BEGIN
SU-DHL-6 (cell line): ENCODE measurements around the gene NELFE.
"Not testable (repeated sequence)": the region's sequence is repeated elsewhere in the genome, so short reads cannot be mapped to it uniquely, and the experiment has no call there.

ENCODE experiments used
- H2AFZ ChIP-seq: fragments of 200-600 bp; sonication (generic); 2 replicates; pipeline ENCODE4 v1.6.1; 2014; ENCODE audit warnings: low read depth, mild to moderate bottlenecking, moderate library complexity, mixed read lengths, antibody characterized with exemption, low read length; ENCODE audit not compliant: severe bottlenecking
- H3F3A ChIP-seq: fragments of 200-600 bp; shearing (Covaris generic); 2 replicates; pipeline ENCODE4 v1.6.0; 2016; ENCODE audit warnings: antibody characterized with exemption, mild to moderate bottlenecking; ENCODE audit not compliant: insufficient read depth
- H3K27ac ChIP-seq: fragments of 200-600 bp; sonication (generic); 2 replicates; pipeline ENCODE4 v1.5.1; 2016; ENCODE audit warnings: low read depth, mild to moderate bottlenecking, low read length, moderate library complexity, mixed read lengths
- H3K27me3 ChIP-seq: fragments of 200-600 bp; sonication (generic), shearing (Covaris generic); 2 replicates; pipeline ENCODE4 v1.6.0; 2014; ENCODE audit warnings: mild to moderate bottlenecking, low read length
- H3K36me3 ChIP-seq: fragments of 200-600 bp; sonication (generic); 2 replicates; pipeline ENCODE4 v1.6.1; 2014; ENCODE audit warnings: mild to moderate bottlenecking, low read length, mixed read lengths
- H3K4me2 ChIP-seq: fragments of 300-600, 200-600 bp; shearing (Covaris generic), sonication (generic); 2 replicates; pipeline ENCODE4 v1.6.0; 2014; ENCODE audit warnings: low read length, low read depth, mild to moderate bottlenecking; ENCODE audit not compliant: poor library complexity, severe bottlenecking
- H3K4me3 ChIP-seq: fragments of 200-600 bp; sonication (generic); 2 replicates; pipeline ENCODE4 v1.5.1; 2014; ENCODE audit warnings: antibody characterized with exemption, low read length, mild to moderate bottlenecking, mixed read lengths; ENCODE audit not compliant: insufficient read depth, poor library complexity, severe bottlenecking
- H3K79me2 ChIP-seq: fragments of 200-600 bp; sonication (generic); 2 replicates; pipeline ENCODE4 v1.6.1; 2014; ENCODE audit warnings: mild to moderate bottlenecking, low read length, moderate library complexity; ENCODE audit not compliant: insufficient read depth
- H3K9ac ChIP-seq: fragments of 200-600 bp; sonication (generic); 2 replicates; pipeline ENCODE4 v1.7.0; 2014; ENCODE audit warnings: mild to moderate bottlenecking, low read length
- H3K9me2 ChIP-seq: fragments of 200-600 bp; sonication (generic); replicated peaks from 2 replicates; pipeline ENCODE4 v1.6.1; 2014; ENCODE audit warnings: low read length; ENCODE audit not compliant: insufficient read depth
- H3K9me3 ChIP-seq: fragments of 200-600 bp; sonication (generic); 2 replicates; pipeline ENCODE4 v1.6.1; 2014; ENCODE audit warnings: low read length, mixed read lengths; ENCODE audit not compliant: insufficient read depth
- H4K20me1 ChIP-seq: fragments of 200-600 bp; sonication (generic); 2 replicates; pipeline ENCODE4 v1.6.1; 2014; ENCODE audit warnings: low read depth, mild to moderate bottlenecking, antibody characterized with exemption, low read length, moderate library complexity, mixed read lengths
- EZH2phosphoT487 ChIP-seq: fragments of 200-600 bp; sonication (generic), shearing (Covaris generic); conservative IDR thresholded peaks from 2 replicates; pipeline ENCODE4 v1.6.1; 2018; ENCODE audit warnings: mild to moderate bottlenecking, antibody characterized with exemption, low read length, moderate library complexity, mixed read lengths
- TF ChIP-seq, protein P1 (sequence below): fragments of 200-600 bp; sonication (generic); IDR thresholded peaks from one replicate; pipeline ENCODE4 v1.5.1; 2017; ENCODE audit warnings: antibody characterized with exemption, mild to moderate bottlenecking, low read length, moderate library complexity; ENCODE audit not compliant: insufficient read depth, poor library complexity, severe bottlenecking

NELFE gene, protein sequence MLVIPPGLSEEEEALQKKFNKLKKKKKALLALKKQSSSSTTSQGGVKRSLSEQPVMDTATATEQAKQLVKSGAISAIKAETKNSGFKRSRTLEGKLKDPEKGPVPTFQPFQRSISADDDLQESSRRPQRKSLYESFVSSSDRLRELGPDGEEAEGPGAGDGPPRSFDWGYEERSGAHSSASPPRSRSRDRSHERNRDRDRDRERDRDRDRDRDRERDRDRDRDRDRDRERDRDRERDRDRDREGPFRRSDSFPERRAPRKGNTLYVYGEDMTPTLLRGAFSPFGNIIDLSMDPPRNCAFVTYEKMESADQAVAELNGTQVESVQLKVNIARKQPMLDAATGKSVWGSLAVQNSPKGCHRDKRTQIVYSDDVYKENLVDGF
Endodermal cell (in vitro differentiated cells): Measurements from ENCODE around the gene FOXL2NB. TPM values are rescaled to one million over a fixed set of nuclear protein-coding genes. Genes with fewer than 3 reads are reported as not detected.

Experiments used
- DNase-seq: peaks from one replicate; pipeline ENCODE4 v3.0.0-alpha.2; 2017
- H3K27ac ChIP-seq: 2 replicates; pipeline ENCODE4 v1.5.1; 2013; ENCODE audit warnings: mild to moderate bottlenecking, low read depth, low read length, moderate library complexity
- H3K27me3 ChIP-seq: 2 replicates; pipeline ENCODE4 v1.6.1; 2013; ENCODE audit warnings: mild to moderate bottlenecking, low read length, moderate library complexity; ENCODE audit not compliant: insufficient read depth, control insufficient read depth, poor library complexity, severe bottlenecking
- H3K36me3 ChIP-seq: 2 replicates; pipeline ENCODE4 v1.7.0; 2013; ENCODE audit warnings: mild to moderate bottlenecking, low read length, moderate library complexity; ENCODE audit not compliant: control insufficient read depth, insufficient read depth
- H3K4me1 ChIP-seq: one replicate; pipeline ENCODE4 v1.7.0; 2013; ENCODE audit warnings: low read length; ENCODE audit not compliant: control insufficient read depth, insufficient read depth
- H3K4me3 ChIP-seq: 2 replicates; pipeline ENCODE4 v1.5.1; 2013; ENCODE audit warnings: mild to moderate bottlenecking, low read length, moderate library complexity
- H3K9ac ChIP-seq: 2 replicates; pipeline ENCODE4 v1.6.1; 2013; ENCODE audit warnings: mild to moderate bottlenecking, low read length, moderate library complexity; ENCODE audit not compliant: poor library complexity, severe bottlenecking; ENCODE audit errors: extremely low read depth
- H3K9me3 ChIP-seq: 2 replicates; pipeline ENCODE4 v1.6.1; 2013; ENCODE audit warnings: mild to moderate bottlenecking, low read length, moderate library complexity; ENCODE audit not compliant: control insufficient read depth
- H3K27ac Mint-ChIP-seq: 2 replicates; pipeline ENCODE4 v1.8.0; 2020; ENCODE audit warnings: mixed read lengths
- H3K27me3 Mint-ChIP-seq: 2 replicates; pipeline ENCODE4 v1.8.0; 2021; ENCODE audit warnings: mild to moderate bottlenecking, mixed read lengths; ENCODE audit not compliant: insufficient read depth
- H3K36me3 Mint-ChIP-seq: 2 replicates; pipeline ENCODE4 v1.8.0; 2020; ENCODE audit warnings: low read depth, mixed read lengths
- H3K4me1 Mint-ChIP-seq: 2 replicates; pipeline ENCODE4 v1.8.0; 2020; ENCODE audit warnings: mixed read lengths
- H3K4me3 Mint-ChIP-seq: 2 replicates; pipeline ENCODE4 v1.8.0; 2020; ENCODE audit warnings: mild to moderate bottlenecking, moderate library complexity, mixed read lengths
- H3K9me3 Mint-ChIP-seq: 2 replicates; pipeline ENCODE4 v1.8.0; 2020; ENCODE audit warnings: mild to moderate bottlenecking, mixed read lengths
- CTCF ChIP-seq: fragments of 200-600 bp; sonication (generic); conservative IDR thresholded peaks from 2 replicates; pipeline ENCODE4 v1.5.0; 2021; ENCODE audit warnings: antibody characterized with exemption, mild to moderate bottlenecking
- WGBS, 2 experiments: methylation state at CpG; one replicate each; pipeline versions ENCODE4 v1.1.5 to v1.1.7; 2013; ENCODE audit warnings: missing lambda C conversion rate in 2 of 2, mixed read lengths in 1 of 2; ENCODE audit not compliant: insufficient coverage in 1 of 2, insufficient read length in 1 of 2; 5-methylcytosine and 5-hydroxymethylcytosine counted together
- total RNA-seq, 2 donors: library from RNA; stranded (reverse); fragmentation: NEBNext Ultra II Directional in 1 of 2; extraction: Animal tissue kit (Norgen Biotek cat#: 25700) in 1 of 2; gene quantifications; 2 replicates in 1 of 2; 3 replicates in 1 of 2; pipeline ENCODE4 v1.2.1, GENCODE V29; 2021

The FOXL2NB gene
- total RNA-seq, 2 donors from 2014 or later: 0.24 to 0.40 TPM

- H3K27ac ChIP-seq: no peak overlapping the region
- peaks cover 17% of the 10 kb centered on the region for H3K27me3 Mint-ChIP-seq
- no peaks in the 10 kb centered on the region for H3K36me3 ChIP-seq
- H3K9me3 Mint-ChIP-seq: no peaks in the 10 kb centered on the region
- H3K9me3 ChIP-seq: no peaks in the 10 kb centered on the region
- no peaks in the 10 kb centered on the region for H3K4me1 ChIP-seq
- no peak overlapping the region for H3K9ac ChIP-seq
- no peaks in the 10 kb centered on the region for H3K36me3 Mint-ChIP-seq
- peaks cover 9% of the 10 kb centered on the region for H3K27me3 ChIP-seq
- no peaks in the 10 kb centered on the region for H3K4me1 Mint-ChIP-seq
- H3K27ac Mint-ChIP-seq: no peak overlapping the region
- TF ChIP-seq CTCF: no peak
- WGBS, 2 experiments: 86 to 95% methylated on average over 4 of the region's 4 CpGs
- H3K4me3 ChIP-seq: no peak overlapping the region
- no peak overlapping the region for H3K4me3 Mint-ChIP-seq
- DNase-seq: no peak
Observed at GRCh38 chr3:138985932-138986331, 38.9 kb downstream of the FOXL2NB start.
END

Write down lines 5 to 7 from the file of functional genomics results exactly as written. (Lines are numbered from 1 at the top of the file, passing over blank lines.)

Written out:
- H3F3A ChIP-seq: fragments of 200-600 bp; shearing (Covaris generic); 2 replicates; pipeline ENCODE4 v1.6.0; 2016; ENCODE audit warnings: antibody characterized with exemption, mild to moderate bottlenecking; ENCODE audit not compliant: insufficient read depth
- H3K27ac ChIP-seq: fragments of 200-600 bp; sonication (generic); 2 replicates; pipeline ENCODE4 v1.5.1; 2016; ENCODE audit warnings: low read depth, mild to moderate bottlenecking, low read length, moderate library complexity, mixed read lengths
- H3K27me3 ChIP-seq: fragments of 200-600 bp; sonication (generic), shearing (Covaris generic); 2 replicates; pipeline ENCODE4 v1.6.0; 2014; ENCODE audit warnings: mild to moderate bottlenecking, low read length